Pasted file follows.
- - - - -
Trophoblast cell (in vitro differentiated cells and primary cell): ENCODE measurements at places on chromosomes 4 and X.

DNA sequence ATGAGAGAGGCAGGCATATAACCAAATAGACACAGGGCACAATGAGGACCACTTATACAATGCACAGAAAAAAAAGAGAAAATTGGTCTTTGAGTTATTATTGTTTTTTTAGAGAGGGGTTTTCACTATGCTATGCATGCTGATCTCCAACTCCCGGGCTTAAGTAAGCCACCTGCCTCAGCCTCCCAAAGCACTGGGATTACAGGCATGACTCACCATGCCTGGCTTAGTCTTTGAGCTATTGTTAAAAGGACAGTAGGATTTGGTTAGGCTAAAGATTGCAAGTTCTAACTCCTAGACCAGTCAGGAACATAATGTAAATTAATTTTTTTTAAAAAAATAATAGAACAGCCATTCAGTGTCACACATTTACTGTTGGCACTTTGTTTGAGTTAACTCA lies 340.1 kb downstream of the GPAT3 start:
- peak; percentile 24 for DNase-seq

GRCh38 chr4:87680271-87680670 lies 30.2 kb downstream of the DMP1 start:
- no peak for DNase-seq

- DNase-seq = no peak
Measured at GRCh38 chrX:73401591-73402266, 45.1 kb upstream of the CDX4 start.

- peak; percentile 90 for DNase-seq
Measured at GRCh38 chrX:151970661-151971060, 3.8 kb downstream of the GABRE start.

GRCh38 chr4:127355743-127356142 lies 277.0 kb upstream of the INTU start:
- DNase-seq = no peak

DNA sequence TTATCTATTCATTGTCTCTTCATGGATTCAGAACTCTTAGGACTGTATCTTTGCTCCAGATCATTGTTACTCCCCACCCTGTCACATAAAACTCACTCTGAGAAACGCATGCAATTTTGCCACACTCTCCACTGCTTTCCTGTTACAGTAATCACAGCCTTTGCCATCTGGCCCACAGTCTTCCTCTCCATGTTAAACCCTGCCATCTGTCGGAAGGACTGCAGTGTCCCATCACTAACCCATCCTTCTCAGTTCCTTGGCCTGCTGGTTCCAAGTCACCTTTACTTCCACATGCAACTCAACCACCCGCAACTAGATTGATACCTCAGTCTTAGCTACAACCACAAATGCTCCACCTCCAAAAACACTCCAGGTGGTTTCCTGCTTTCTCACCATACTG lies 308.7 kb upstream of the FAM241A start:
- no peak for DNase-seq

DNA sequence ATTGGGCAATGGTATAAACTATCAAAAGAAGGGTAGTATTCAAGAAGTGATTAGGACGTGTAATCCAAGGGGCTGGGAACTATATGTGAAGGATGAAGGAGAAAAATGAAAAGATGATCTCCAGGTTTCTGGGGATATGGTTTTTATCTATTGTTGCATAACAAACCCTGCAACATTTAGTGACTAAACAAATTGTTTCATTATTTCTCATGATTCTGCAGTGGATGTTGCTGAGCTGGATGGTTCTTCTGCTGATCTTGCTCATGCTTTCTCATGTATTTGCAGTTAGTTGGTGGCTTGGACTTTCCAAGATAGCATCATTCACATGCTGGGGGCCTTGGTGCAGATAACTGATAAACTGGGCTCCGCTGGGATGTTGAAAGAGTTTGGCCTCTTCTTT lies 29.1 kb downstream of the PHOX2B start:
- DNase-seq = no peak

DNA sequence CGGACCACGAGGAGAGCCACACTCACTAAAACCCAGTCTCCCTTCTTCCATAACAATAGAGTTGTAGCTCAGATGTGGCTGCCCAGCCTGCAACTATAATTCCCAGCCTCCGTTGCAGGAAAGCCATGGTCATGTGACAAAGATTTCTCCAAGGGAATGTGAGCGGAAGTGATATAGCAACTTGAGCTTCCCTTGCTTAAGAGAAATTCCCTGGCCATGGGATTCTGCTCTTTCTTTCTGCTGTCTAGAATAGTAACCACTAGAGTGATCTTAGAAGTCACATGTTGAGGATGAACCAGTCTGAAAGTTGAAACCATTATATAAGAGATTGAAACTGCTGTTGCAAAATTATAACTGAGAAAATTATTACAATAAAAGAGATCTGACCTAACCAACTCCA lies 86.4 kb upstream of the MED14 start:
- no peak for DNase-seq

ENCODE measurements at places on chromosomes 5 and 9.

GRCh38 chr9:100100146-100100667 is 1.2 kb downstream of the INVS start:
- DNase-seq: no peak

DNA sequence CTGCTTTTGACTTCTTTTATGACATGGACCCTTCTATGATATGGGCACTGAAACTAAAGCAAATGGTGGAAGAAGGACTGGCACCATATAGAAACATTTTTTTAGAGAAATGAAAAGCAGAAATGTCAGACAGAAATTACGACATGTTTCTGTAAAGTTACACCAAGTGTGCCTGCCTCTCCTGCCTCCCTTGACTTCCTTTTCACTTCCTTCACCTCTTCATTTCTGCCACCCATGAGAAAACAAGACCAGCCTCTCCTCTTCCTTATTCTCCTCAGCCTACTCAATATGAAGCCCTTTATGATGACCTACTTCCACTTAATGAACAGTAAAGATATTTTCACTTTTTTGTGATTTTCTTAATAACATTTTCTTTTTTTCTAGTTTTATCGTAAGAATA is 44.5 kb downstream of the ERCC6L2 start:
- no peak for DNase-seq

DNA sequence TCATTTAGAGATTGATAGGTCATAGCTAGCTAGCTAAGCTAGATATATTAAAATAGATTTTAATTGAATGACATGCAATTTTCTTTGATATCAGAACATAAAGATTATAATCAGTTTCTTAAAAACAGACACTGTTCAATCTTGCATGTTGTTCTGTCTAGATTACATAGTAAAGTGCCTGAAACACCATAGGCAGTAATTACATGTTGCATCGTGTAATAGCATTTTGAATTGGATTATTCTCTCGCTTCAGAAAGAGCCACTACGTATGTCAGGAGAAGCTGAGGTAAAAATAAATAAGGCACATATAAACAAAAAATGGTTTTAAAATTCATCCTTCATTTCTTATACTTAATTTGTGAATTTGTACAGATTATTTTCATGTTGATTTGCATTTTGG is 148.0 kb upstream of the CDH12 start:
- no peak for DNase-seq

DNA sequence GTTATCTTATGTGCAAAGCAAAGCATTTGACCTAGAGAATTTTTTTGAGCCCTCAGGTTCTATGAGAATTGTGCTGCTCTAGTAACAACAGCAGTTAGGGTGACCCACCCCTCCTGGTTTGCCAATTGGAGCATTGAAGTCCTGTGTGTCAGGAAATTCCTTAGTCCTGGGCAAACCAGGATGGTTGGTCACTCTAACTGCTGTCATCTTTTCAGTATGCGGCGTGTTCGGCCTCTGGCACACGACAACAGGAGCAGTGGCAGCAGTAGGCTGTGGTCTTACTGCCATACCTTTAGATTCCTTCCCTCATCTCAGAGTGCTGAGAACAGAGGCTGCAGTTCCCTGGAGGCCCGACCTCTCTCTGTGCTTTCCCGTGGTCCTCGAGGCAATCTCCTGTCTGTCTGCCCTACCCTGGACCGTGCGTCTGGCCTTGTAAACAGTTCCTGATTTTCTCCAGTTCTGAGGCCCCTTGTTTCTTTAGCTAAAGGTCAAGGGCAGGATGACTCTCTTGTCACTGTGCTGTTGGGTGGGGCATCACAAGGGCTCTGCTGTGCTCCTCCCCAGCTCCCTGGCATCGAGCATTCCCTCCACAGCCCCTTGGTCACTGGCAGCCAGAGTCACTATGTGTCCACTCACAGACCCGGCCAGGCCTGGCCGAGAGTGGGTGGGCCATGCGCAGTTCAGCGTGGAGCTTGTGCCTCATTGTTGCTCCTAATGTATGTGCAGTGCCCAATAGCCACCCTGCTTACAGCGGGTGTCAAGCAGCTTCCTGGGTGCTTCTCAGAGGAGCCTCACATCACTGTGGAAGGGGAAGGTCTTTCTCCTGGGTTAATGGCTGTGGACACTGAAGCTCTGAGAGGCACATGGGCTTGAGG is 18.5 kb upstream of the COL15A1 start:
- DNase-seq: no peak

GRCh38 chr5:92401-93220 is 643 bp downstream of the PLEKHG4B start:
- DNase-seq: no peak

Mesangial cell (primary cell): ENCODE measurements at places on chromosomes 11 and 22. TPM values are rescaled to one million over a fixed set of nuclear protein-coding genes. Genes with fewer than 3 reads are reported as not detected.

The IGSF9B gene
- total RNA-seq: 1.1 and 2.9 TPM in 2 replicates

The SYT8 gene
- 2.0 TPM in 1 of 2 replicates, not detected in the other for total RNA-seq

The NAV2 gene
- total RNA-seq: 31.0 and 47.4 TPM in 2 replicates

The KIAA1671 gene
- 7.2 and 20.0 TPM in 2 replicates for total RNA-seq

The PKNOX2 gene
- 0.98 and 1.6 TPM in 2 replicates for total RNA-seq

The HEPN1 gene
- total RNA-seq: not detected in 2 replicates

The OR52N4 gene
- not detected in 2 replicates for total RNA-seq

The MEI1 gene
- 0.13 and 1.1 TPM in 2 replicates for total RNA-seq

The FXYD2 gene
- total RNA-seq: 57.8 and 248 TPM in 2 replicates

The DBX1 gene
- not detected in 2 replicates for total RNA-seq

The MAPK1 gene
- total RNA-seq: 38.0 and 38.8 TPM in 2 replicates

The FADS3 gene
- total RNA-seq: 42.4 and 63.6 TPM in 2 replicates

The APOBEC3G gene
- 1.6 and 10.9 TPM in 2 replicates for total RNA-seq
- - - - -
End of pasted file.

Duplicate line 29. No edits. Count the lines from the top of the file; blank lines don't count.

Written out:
Mesangial cell (primary cell): ENCODE measurements at places on chromosomes 11 and 22. TPM values are rescaled to one million over a fixed set of nuclear protein-coding genes. Genes with fewer than 3 reads are reported as not detected.